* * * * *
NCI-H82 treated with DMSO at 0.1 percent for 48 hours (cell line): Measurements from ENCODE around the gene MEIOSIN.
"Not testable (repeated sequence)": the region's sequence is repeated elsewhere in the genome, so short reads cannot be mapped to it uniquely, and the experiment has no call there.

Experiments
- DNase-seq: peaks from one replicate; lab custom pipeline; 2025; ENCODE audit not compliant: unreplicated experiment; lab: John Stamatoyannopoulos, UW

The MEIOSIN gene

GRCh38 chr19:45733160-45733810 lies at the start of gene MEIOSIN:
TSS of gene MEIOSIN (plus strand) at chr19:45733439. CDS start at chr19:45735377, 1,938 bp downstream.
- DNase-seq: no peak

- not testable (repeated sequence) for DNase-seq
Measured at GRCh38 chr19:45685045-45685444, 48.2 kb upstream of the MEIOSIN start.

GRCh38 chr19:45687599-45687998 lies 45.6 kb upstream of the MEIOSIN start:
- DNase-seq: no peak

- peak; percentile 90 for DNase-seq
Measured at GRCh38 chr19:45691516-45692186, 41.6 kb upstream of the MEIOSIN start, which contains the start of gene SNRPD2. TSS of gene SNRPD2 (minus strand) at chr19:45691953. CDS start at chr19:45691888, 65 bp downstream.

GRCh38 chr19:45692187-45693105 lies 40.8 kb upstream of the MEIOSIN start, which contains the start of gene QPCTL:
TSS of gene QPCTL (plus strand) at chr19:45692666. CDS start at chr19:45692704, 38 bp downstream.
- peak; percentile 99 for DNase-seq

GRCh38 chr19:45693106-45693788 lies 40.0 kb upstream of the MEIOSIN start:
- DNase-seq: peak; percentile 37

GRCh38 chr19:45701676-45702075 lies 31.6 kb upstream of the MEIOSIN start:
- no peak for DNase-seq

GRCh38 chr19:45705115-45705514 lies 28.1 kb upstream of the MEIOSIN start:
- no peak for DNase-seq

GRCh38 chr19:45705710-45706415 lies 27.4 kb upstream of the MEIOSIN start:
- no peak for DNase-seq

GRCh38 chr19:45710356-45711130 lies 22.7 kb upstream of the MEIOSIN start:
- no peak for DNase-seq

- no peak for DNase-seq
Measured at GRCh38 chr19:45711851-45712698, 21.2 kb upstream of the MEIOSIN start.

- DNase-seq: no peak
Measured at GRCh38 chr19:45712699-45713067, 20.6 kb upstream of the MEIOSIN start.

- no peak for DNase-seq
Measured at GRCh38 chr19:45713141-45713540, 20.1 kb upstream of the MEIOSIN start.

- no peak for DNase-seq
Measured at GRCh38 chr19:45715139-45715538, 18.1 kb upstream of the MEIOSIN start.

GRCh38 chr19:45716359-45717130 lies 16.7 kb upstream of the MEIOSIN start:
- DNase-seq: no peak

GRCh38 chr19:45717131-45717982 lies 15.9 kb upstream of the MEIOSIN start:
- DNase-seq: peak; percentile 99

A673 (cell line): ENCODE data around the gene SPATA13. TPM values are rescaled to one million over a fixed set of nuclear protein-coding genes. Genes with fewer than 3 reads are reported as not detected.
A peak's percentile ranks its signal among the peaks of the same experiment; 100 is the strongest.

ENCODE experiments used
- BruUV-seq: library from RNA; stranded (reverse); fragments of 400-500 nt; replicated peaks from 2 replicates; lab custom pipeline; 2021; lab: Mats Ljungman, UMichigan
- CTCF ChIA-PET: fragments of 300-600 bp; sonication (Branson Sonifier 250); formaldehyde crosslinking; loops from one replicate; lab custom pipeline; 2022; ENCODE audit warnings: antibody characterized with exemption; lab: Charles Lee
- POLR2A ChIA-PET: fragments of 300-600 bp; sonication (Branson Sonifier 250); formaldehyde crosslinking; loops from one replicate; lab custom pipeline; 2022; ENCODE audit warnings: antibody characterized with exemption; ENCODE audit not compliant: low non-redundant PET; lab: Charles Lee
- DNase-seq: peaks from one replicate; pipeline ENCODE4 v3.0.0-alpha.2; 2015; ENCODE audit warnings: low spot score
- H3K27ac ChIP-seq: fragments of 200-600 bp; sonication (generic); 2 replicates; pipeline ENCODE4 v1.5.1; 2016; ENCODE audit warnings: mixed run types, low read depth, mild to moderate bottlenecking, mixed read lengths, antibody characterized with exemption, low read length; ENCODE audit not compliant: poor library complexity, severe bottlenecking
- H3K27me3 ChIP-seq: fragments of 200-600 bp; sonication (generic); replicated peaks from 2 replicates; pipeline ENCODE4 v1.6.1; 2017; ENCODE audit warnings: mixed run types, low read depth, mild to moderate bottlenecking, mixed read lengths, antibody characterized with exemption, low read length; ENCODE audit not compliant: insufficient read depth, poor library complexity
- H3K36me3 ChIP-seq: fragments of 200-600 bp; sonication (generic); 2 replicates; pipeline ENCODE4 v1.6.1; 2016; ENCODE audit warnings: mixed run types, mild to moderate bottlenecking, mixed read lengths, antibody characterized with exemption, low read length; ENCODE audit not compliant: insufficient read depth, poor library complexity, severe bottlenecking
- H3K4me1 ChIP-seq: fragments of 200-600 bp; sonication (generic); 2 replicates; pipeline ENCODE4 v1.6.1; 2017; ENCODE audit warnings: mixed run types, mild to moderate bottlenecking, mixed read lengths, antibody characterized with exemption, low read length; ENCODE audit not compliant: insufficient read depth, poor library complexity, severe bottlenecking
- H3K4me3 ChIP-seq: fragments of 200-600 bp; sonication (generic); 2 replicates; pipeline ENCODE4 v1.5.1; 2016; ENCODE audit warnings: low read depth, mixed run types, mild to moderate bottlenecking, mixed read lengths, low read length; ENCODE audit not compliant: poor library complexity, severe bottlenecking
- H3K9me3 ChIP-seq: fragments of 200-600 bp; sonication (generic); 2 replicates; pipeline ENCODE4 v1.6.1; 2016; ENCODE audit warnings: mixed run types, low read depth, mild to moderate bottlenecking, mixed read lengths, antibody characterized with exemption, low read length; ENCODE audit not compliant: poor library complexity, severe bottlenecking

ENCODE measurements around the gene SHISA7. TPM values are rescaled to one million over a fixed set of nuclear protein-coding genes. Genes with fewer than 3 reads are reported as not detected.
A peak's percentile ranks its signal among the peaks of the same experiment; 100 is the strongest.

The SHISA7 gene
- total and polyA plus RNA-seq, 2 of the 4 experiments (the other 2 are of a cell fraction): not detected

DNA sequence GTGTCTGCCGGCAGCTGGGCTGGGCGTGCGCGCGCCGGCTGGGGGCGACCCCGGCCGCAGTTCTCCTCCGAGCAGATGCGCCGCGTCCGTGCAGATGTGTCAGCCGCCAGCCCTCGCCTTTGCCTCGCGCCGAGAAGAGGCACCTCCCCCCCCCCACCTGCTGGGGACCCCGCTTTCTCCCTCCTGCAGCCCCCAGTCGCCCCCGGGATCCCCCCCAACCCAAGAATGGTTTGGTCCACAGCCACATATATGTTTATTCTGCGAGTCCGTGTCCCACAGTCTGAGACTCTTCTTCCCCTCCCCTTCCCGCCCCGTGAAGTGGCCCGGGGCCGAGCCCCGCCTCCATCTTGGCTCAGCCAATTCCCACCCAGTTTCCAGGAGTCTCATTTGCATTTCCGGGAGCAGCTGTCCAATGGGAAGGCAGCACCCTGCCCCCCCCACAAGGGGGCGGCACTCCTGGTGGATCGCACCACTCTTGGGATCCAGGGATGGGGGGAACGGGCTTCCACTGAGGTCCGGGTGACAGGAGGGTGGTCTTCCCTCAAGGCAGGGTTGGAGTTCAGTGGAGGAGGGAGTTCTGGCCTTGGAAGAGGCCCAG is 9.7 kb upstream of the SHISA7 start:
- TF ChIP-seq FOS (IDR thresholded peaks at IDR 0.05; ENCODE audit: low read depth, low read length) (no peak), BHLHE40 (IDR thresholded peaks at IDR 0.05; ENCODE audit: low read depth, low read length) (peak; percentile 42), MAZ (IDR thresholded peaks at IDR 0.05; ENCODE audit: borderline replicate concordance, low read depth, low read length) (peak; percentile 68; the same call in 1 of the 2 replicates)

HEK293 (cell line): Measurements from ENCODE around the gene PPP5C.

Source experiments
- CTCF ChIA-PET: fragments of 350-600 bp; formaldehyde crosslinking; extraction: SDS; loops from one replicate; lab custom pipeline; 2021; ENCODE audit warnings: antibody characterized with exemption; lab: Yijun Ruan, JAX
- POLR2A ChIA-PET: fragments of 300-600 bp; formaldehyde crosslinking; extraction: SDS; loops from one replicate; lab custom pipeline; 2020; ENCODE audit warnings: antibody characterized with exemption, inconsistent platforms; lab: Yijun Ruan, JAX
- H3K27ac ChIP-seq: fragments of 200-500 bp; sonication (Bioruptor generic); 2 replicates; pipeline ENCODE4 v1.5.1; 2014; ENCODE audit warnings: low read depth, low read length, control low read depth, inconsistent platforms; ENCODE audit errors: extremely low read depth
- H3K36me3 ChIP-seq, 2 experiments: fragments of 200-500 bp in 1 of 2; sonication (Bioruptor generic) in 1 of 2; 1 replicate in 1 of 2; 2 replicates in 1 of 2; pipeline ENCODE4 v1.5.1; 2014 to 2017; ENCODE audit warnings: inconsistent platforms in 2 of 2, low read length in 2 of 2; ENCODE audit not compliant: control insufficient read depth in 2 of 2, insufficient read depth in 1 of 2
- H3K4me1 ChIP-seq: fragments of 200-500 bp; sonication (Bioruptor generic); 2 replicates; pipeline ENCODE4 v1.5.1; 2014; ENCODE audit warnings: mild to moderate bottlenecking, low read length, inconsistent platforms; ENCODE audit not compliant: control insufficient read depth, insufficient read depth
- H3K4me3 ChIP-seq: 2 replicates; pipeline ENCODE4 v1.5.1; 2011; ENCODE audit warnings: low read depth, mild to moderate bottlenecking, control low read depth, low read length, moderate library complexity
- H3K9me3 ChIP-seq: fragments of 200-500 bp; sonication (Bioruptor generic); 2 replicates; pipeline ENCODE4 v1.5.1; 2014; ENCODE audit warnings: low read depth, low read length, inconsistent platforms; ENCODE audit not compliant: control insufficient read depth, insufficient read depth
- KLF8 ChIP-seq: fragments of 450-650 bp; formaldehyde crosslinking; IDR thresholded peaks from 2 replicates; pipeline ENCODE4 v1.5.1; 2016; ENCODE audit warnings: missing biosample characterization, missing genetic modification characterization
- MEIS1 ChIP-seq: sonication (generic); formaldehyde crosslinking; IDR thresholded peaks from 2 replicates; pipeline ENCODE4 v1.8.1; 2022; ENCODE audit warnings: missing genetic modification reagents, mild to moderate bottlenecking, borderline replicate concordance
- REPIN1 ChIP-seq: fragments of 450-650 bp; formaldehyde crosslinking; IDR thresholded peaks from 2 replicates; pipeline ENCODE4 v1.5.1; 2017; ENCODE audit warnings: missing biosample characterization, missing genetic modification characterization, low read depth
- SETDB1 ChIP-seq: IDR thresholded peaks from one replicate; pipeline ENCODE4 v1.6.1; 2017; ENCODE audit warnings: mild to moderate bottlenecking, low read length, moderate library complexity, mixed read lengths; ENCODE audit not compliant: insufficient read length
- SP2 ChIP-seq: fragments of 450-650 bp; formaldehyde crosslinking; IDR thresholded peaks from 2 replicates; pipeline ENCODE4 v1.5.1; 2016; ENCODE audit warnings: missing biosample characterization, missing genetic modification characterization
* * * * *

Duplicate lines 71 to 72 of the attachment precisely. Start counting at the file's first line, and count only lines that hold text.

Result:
- SETDB1 ChIP-seq: IDR thresholded peaks from one replicate; pipeline ENCODE4 v1.6.1; 2017; ENCODE audit warnings: mild to moderate bottlenecking, low read length, moderate library complexity, mixed read lengths; ENCODE audit not compliant: insufficient read length
- SP2 ChIP-seq: fragments of 450-650 bp; formaldehyde crosslinking; IDR thresholded peaks from 2 replicates; pipeline ENCODE4 v1.5.1; 2016; ENCODE audit warnings: missing biosample characterization, missing genetic modification characterization